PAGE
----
AWAKENING FROM A DREAM

Next Installment — Part 10.
International Affinities: France (Marceau)


Camille Martin

Robert Zend – Part 5. Hungarian Literary Roots: The Budapest Joke and Other Influences

TITLE WITH BUSINESS CARD IMAGE AND BYLINE

Part 5. Hungarian Literary Roots:
The Budapest Joke and Other Influences

MACRO MICRO 1 WHITE 400

          If we look at Zend’s oeuvre only in a Canadian context, we miss out on the rich cultural heritage in Hungary that shaped him as a writer. For although his writing came to maturity in Canada, the roots of his literary sensibility and philosophical outlook can be traced to Hungary.
          I’d like to discuss two of Zend’s literary characteristics that developed from models in Hungary. First, his themes tend to be cosmic and allegorical rather than realistic. His stories in Daymares and many of his poems and artworks draw on world mytholology and explore fantastical realms of infinity, dreams, the place of humans in the larger universe, and the cycle of creation and destruction.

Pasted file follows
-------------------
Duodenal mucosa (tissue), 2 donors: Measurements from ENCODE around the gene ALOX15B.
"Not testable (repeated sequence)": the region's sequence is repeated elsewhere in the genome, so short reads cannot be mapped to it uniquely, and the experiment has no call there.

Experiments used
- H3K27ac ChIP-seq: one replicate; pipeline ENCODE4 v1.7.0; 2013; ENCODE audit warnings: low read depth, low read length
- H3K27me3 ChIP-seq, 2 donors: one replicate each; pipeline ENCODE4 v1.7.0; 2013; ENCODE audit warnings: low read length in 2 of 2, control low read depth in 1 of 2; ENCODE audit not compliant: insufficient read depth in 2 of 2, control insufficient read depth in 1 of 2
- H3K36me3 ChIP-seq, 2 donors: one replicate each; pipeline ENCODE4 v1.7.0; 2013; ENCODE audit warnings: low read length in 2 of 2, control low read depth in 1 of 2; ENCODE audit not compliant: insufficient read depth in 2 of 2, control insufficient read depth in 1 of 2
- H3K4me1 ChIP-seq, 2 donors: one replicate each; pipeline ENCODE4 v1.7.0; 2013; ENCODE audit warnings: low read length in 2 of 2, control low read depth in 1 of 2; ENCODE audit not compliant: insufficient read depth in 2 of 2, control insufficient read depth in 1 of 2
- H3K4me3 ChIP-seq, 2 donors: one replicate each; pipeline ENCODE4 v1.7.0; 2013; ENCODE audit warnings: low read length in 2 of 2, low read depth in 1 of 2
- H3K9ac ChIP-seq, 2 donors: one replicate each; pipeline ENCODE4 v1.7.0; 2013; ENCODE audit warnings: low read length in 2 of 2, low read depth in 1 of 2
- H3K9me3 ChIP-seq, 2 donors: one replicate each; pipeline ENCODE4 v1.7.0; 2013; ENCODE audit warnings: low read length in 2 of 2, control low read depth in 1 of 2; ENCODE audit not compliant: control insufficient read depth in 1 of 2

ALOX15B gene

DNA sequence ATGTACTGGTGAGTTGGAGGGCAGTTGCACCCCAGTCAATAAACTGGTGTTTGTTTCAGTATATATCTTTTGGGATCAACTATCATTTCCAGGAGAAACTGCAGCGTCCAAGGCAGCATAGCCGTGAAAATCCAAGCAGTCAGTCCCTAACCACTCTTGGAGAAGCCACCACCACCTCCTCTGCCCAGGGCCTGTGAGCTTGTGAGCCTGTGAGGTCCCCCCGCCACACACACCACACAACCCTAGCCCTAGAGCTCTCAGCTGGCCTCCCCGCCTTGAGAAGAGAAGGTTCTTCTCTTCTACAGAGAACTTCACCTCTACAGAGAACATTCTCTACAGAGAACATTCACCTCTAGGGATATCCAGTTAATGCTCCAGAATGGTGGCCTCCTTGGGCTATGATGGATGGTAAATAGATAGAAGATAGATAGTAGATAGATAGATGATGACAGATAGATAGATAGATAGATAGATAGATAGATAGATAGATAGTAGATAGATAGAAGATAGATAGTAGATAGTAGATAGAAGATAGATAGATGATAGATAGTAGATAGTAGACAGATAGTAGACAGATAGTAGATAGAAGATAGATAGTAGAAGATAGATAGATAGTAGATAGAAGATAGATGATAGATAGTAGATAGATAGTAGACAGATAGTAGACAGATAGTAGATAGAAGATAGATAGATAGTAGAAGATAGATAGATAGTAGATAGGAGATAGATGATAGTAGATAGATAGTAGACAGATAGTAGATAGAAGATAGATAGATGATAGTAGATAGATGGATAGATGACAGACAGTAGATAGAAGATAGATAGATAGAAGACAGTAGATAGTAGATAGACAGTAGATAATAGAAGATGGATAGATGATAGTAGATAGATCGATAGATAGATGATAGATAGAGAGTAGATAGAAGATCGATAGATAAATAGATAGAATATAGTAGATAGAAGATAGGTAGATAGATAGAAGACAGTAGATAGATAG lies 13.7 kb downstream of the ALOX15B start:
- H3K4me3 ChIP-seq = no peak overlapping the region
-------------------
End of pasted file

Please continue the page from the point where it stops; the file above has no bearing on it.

Secondly, at the heart of many of his works are humour and satire: a bio for a 1970 anthology states that

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in one of his previous lives — as he faintly recalls — he was a jester.1

          These traits of Zend’s writing and art were shaped by Hungarian forebears such as nineteenth-century poet Imre Madách and early twentieth-century writer Frigyes Karinthy.

Imre Madách (1823—1864):
Lucifer’s Time Machine

 
                                                            Our universe is a tree